M Katie White is a photographer and mixed-media artist currently based in Iowa City. She graduated with a BFA from The University of Akron in Ohio, and is a recent graduate from The University of Iowa, where she received her MFA. Her work focuses on the intersection of environmental activism and personal issues, pulling inspiration from locations with a connection to her life. This work is grounded in scientific research, pulled from sources like Environmental Protection Agency and assorted conservation organizations. In addition to making these issues more accessible, her work communicates an important message: We must all work together to ensure a more sustainable future for all of us.
Great Lakes Great Mistakes
For many years when Katie was little, she spent her summers playing on the shore of one of the largest bodies of fresh water in the world. No matter how often she visited, there was always something exciting about the lake. Bigger than anything else she had ever known, it was as vast as you would imagine outer space could be. Great as it was, the edges were hers. From the shore to the buoys marked No Swimming Past this Point, that was home. But even in that safe space, Lake Michigan could remind her of its true size and her place in it. Even in such depths, nothing stays hidden forever. On the days when fish kills plagued the lake, the shores were choked with bodies. Katie and her brother would wade through the glassy-eyed corpses until they reached the open water. These fish kills were mostly caused by pockets of industrial pollution being stirred up in the water — an occurrence that continues to this day. They’d do their best to pick past, but it was impossible to avoid touching them. She still remembers the feeling. Cold, slick, and still. The feeling of a secret brought to the surface.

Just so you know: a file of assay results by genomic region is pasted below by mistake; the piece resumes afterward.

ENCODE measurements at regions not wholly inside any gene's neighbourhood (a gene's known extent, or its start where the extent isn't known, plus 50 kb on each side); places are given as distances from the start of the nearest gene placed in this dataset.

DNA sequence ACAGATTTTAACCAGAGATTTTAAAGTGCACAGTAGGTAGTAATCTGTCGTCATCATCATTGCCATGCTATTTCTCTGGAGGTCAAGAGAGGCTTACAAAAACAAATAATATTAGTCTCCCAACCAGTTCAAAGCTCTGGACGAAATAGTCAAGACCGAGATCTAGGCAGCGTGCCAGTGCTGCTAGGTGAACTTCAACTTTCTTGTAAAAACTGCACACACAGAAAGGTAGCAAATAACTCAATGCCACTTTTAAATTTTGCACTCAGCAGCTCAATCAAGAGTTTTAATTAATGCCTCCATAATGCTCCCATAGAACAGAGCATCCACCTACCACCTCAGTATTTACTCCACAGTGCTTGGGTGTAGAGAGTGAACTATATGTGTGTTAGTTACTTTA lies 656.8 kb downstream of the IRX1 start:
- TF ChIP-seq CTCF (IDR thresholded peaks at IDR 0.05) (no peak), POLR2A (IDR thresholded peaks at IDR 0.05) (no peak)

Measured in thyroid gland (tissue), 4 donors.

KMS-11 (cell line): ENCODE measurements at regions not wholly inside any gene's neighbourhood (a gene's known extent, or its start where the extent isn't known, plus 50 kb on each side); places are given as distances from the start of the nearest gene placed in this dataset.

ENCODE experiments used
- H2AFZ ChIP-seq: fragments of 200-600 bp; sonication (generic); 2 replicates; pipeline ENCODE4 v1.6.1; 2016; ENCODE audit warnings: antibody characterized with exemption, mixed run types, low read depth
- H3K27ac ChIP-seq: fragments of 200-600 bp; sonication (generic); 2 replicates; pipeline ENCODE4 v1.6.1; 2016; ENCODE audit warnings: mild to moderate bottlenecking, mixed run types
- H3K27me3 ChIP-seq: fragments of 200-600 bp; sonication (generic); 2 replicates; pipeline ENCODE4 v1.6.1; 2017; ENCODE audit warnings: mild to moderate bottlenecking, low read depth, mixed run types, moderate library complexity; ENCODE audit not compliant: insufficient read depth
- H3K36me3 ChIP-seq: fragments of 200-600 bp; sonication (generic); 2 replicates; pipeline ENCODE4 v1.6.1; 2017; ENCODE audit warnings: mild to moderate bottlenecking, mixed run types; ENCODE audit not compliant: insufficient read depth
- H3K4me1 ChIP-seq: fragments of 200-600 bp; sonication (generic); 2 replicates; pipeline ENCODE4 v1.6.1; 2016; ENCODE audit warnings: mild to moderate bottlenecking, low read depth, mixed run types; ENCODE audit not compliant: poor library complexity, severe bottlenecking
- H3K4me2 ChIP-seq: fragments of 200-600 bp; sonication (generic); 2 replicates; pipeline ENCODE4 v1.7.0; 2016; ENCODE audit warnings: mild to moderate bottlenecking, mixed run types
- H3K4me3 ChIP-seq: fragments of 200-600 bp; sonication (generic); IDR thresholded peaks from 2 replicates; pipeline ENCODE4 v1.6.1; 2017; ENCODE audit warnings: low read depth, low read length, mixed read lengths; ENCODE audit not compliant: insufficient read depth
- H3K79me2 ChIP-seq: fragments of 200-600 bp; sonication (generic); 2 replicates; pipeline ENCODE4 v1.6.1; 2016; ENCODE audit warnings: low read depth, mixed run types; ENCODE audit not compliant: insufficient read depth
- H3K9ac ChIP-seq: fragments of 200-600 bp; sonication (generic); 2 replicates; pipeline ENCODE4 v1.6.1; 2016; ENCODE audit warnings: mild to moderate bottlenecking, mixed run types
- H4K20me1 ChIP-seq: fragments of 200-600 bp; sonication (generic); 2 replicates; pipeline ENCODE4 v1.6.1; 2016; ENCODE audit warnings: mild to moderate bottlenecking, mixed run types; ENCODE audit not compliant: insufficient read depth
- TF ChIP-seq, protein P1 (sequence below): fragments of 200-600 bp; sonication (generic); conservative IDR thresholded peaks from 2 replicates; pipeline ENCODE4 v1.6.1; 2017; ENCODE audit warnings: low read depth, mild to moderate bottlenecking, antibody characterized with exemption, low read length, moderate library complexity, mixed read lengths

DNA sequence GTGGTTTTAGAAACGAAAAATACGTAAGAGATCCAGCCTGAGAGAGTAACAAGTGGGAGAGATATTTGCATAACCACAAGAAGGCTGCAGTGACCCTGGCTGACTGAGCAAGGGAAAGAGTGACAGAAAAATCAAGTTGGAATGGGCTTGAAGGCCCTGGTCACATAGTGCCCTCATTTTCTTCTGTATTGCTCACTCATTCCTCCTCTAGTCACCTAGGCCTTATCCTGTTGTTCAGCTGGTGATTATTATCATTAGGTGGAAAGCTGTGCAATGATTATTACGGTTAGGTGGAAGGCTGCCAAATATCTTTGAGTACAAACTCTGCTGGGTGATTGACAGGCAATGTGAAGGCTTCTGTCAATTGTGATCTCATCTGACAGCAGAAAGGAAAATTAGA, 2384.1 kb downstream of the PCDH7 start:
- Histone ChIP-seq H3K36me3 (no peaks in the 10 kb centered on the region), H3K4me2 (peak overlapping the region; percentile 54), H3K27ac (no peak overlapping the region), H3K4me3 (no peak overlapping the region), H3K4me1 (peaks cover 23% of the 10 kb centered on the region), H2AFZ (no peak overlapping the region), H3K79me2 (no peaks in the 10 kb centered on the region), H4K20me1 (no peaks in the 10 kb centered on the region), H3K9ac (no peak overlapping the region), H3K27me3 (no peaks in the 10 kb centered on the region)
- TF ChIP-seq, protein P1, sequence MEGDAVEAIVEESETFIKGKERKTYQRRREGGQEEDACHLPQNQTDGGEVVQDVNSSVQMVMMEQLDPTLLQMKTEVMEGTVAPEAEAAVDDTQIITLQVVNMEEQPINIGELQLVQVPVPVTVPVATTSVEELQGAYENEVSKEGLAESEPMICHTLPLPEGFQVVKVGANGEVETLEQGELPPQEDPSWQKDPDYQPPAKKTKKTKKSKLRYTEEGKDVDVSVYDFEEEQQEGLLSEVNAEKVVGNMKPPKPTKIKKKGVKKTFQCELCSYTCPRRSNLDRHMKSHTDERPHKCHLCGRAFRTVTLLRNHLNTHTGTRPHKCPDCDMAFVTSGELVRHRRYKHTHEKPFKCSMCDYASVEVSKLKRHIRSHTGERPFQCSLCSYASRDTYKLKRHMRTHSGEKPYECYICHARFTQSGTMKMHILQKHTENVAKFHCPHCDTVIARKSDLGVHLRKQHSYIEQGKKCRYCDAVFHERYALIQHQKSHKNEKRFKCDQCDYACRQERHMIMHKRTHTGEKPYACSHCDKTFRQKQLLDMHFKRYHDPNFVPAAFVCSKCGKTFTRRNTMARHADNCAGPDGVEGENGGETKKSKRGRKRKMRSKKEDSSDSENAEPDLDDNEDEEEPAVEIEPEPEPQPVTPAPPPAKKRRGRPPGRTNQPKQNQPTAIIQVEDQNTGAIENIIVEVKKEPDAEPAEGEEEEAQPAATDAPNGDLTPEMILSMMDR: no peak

The Great Lakes face a long history of industrial pollution. Katie’s main focus revolves around what the EPA considers to be the Great Lakes Areas of Concern (AOCs). It contains a list of 27 rivers that flow into the Lakes, most of which are or have been areas of industrial and chemical pollution. They range from Michigan, Ohio, New York, Wisconsin, Indiana, Pennsylvania, and Illinois. Since 1987 when the Great Lakes Quality Agreement was formed, the EPA has delisted only four of these rivers. The Great Lakes make up 95% of the US’s fresh water supply and are places of vast but fragile biodiversity. Due to climate change, the world’s fresh water is decreasing at an alarming rate — making conservation more vital than ever. Growing up, Katie always heard the old Michigan slogan, “Great Lakes Great Times” — a hopeful message meant to draw people to these wondrous bodies of water. She wants to protect that.
Katie’s goal goes beyond raising the alarm and revealing the issues facing the Great Lakes. She want to show you how you can help. She wants to have hope that even in this political climate, we work together to restore the Great Lakes and ensure a better future for all of us.
To view more of Katie’s work please visit her website.